Following Twitter’s announcement that they will soon offer Twitter Web Analytics Facebook are to release a subscribe button. At first, this may not seem like a big deal, however this will have massive implications, which will ultimately benefit the world’s largest social network a great deal. Read the rest of this entry
I’ve purposely waited a bit to post this, as I didn’t want people to think I was posting to benefit from adding keywords surrounding recent events to improve search rankings (like Mashable did). It’s taken from a Google+ post I put up a few days ago.
So, is it going to be the death of a celebrity, a catastrophic event or the airing of a popular tv show that spells the end of Twitter?
I really love Twitter. To be honest though, whenever one of the three types of events above occurs, I turn my back on it until everyone gets off their soapbox.
Facebook is the same. Status updates like “Who gives a f*ck about some crackhead when so many people are suffering in Norway” make me want to just delete my account altogether. The other side of the fence is just as annoying, “This is the worst thing to happen to music since the death of John Lennon”. Oh please. It’s devastating, but Lennon changed the shape of pop and rock music as part of the most influential band the world has ever seen.
Currently there is no way of customising your Google+ profile link within Google+. This video shows how you can create a custom link (e.g. http://gplus.to/onlineastevens) as to opposed to having to use the long link that Google+ provides you with (e.g. https://plus.google.com/106408017039367948755).
I want to get a couple of things straight before I start singing the praises of Google Plus. First of all, I LOVE Twitter. Absolutely love it. Secondly, I live with Facebook because it is the easiest way to keep up with people I know that are scattered all over the place. For me, Twitter is like eating cake; something I do regularly because I really enjoy it. Facebook is like ironing clothes, something I feel compelled to do to keep up appearances.
So now I’ve set the scene, here is an outline of the feature I like most about Google plus. Read the rest of this entry
So, Google have introduced their +1 button.
I don’t think that this will have Facebook quaking in their boots. First off, for personalised recommendations (i.e. X number of your friends +1’d this) you need to link your Google account to those of your friends. Who does this really? I’d say 5-10% of Google account holders. We pretty much all have a Google account (and if you don’t, you should) but we use it for the tools like Gmail and Google Docs rather than as an integrated social media account. The average Facebook user has 200 to 400 friends that they communicate with/see statuses from regularly through the social networking site. Can anybody boast the same exposure of their social activity via their Google contacts?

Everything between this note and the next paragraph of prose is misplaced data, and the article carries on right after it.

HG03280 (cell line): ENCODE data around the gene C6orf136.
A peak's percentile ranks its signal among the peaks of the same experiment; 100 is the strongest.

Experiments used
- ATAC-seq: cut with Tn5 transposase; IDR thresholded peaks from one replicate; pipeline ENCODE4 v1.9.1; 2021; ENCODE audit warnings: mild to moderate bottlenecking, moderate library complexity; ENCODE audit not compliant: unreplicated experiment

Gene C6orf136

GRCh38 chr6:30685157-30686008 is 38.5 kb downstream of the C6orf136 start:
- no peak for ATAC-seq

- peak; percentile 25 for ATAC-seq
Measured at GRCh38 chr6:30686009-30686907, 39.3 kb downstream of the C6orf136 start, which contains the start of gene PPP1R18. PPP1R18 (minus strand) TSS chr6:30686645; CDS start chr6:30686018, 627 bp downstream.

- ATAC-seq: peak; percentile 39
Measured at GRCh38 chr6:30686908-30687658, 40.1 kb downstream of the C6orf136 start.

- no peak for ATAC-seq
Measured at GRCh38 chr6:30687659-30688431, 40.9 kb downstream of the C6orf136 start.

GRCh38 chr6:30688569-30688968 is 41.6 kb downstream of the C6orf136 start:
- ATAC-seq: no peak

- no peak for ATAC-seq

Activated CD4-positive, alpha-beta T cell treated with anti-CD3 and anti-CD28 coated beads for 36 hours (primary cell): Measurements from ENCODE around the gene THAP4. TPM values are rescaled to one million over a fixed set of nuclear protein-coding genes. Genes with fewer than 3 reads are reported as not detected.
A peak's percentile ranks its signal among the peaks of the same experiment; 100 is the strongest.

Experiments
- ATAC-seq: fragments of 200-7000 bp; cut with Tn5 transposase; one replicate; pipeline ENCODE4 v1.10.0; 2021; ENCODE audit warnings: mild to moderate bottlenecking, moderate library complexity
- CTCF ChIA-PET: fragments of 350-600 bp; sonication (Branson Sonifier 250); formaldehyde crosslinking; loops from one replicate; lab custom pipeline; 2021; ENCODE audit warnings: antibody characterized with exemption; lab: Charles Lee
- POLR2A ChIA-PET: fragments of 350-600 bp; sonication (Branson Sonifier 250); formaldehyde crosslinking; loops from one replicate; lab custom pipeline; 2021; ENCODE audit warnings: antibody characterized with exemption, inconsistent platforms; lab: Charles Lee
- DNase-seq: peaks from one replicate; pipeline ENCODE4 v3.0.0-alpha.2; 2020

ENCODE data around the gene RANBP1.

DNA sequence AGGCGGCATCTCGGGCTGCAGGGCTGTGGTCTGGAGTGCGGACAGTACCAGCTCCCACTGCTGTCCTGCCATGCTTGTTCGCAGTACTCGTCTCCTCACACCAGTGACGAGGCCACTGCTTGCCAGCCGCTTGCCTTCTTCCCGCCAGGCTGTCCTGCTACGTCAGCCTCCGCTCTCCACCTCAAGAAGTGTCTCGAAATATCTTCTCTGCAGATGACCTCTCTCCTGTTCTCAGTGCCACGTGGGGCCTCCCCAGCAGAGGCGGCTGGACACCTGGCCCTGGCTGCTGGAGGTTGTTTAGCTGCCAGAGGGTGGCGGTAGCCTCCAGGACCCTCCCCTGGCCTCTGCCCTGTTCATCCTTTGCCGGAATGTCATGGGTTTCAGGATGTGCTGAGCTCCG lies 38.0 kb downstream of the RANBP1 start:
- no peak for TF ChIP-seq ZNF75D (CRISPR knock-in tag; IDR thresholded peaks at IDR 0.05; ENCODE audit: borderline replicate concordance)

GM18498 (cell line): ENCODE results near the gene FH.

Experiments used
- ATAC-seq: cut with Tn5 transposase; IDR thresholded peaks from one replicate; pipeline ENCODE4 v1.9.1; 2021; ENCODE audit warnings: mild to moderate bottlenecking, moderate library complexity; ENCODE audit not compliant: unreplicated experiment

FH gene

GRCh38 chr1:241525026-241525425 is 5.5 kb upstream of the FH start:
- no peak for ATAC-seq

Secondly, in relation to the anonymous +1’s, you have a situation whereby the most popular content, not the best quality or most accurate, rises to the top. I believe that rather than creating a nice cream-topped Irish coffee of search results, they will actually resemble the froth that gathers on the water of an inner-city renovated docks complex. Content from people like Piers Morgan and Lady Gaga will probably end up on the first page of our search results and, be honest, do any of us really want that to happen?!
Not that Facebook are quaking in their boots at +1, but they do have an opportunity to provide a superior alternative. They could do this by enabling their users to catalogue all of the Facebook pages and content that they have liked. So, when using my Facebook profile, I can access all of the articles and pages I have previously liked – using it as a read later type service or as a personalised Stumble Upon type service full of Facebook pages that you have previously liked. Also, and this would be the most effective element, friends can view each others Like catalogues. Your friend Dave has great taste in music? You would search through his Like catalogue music section and Like the pages yourself. Suzie always posts interesting news stories before you hear them through mainstream news channels? Browse through the news section of her Like catalogue and find out where she gets all this info.
Why will this work for Facebook? Because, like Google, everyone has a Facebook account. The difference is that Facebook accounts are integral to their social online activity.
What are your thoughts on this?